Two sisters, a knight, a miller, and a blind harpist. Such is the cast of Tony Harrison and Harrison Birtwistle's Bow Down, their 1977 music-theatre piece currently being toured around the UK by The Opera Group. It's an elemental, mythic piece, but also a testament to the endless capacity for novelty that old, grim folk tales like this have.

And it's also an uncommonly clear example of artistic interdisciplinarity; young musicians, including a flautist and an oboist, perform alongside young actors – but all seven are involved across a range of artistic activities. The musicians speak and move along with the actors, and the actors play a variety of percussion instruments and whistles. Everyone sings a bit. There is a sense that nobody is fully within their comfort zone, and this adds to the performance a certain trepidation bordering on distrust, which greatly enhances the dark tale told.

This was a fascinating meeting of media, although it seemed to me that the theatrical element to the piece eclipsed the musical one most of the time. This isn't meant as a criticism of Birtwistle's involvement by any means; rather, in fact, it is highly impressive that his piece shows such compositional subtlety. While the music is a key constituent element of the work, it's also an admirably transparent vehicle for the narrative. Always atmospheric and evocative, the music provides a sort of rhythmic grid of sounds such as shovels scraped on stone, falling metal chains, and pipes and whistles. The sinister beat of the drum is never far away, and Tony Harrison's meticulous, rhyming, folklorish text is recited rhythmically at all times. But all the sounds gel together to the cause of telling the story, and it's the grim, graphic, murderous tale which lingers in the mind.

It's a well-told story too, which The Opera Group's artistic director Frederic Wake-Walker has clearly directed with care, and Anna Jones' set design is also impressive with its sinister mangled roundabout and clumps of soil. In London last night (as part of Spitalfields Music Summer Festival), the carefully chosen venue also added hugely to the real sense of atmosphere evoked: Village Underground in Shoreditch is a cavernous, intimidating space which suited the piece. The acting was strong; Anita-Joy Uwajeh and Yolanda Mercy as the two sisters worked well together, capturing their malicious rivalry effectively, and Simon Kent and Thomas O'Connell were a laddish pair convincing enough to pull off the lighter tone of their roles without breaking the spell. Rehana Browne (flute) and Mana Shibata (oboe) not only played their instruments involvingly, but also gave impressively confident dramatic performances. Most impressive of the cast was Benjamin Mahns-Mardy, the blind harpist, whose brilliantly fevered delivery of two completely incomprehensible speeches was a particular highlight.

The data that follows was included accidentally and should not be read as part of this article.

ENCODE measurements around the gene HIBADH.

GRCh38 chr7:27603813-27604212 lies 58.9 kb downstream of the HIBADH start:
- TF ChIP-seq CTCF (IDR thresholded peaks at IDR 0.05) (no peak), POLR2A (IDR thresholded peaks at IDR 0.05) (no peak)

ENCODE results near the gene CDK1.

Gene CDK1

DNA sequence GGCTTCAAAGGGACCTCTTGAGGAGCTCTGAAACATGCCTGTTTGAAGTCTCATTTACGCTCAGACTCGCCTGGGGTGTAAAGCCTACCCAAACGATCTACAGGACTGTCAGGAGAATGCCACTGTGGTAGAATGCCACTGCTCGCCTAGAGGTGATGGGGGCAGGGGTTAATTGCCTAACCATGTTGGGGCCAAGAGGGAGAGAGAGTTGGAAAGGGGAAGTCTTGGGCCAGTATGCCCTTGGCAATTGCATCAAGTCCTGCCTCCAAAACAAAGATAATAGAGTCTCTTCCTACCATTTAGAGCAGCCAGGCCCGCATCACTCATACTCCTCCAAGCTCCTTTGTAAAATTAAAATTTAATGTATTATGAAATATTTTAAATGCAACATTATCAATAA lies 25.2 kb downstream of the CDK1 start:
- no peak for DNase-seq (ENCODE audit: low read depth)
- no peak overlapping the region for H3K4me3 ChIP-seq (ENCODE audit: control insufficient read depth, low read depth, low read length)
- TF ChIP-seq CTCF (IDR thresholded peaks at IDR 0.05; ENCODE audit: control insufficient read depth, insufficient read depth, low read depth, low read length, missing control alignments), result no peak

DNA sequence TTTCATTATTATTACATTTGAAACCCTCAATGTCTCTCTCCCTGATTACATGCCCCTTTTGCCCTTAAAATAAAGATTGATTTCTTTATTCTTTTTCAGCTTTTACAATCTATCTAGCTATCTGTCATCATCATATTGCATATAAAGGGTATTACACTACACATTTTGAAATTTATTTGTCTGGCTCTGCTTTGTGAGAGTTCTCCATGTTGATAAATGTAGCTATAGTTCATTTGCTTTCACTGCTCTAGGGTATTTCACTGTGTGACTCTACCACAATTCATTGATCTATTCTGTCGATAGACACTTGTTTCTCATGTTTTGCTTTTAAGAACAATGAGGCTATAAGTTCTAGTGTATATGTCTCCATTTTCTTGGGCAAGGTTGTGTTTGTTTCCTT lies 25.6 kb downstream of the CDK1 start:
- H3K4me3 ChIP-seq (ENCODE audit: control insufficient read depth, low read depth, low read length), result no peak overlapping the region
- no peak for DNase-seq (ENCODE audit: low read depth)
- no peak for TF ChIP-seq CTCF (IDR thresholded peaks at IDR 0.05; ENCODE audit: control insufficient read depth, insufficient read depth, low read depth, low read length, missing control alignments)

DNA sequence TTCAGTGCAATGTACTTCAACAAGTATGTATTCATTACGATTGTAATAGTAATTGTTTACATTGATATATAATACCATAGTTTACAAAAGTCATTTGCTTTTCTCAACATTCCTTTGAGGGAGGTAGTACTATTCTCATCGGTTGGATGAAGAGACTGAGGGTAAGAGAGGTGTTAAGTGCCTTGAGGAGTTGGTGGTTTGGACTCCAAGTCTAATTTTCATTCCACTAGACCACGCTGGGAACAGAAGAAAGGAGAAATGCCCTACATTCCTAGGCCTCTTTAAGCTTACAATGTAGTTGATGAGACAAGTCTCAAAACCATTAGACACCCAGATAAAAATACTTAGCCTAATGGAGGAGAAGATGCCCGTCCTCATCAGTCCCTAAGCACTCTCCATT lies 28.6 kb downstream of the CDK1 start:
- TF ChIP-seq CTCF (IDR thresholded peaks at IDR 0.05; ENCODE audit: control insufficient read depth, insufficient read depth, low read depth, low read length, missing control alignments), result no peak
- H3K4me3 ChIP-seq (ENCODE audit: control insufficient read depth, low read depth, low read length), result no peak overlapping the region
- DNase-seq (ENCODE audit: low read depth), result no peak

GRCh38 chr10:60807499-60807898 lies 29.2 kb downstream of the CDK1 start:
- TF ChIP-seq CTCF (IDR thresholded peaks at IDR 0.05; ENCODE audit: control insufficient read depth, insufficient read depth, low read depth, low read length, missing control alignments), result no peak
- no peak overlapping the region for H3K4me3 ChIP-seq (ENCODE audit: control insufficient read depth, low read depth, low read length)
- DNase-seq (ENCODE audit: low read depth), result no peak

Mahns-Mardy's biography suggests that he has the most mixed background in terms of artistic discipline, and while it's a shame to point this out, his having experience in both music and theatre really showed: his musical contribution was very strong (he was in charge of the all-important drum), and he was a gripping presence on stage as well. While encouraging performers to break stylistic boundaries is part of the concept behind multimedia works of art such as this, it perhaps points to an inherent conceptual flaw in the enterprise when the most engaging performer is the one with the most rounded CV going into the project. It was possible to pick up on a lack of musical or theatrical experience from the other cast members, and – especially given the impeccably high production standards – this did come across as a slight problem.

But that said, the strength of this production is the storytelling, and it's an enthralling account. The hour zips by, and the narrative is compelling. Providing a dark, sordid, primal account of a folk tale is not an idea unique to this piece, but Bow Down's inventiveness and originality of medium singles it out. This is a rare chance to catch this important music-theatre work, and – assuming its next venue on tour at Latitude Festival suits it as well as this one – it's well worth it, both to hear and to see.